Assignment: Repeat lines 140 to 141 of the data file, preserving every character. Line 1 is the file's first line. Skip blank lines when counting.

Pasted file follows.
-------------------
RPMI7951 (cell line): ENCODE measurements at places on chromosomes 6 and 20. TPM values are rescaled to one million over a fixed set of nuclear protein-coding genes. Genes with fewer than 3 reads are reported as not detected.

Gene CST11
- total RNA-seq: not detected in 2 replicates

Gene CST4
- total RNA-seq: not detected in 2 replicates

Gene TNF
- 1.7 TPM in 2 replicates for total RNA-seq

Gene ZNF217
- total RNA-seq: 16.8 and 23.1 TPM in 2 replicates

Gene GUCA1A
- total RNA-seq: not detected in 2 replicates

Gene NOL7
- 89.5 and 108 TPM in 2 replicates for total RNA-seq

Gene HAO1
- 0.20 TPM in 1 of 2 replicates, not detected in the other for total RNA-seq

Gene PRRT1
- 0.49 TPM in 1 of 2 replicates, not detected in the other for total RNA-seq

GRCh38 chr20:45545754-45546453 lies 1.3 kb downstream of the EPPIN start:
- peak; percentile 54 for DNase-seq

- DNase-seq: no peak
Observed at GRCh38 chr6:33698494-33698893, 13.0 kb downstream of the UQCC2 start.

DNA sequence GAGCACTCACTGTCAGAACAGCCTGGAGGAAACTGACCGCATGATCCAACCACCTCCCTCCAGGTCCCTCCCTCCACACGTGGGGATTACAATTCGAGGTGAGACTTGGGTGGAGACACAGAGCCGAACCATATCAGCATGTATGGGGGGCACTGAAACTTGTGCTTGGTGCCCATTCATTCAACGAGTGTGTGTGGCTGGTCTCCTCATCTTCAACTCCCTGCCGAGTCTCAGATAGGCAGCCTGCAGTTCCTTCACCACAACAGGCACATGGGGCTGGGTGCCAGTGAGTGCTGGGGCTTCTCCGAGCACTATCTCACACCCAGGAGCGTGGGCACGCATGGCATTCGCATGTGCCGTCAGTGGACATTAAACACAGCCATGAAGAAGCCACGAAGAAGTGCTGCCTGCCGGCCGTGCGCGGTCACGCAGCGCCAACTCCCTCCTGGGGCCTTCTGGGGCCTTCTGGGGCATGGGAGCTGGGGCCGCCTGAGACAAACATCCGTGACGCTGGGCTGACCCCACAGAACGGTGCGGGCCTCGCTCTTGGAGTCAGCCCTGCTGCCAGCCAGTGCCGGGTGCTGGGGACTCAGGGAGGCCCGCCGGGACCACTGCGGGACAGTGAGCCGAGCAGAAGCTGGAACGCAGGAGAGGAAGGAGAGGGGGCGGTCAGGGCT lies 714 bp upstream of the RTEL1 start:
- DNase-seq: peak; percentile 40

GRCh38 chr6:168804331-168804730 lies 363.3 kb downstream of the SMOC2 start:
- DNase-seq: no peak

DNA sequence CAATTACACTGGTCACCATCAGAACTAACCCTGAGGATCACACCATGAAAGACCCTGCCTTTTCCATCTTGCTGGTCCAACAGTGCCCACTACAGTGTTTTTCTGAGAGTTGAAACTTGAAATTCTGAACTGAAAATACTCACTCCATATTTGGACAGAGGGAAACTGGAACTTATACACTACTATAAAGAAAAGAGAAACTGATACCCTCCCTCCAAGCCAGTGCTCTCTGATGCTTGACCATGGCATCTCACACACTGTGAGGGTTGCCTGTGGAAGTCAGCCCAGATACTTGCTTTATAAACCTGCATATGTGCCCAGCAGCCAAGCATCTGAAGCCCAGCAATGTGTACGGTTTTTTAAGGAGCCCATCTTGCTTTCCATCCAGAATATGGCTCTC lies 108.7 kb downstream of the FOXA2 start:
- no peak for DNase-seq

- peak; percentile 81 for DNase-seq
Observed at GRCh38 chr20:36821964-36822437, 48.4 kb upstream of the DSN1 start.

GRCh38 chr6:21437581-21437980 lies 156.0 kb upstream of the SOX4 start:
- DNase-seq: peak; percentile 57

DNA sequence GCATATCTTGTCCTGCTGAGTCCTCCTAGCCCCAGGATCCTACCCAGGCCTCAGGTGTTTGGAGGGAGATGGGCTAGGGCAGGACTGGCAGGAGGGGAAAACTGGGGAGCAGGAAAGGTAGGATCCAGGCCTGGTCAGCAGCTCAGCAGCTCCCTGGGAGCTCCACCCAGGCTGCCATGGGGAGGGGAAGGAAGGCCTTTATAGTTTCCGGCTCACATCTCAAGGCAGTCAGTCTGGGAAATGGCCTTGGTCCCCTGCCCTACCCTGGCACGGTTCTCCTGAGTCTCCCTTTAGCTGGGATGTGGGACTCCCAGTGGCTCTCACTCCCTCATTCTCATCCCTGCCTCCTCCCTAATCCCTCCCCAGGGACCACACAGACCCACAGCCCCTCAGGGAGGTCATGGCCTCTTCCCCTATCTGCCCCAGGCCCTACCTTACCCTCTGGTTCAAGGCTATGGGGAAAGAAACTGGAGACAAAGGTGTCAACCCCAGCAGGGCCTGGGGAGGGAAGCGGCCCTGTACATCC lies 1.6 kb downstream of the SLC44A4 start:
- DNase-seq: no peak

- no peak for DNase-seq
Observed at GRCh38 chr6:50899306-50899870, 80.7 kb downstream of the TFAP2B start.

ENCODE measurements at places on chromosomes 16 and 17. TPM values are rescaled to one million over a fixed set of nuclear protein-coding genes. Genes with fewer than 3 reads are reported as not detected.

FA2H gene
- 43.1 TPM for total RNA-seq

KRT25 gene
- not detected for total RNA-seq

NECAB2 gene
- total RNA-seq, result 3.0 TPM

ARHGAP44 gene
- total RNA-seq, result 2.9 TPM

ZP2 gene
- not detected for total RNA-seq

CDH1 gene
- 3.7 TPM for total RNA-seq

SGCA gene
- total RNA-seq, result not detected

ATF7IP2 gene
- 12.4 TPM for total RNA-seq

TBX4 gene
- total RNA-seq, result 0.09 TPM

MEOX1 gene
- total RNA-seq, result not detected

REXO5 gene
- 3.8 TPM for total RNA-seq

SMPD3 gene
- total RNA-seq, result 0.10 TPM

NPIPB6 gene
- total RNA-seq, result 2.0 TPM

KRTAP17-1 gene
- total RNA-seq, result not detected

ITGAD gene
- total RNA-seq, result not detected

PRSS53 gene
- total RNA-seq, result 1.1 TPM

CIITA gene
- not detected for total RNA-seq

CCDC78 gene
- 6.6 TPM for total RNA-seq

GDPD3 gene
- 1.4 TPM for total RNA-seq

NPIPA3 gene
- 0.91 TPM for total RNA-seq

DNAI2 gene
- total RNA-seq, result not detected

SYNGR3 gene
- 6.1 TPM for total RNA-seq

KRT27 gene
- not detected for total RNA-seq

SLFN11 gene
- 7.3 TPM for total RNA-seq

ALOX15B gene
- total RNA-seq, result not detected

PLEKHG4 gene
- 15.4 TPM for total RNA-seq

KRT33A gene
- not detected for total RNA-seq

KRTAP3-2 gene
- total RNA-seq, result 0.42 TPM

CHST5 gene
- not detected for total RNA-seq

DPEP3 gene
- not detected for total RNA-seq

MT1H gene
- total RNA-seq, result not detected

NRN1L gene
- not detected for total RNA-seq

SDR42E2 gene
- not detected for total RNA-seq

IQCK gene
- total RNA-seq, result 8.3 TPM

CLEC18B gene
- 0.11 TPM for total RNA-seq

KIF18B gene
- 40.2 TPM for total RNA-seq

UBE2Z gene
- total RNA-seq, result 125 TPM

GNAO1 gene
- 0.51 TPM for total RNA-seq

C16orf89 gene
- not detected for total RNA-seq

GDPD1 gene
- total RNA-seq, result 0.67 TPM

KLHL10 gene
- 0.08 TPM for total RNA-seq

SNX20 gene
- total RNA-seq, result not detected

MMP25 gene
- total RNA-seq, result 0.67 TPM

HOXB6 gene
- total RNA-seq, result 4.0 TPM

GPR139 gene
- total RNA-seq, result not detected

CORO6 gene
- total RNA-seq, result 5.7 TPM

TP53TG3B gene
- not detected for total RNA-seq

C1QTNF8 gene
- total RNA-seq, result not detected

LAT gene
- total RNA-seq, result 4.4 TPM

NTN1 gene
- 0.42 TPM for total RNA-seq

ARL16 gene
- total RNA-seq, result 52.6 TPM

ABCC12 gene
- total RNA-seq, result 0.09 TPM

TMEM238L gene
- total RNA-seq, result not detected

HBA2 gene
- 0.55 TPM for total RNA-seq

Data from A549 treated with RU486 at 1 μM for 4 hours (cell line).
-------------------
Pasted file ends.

- total RNA-seq, result 0.09 TPM

TMEM238L gene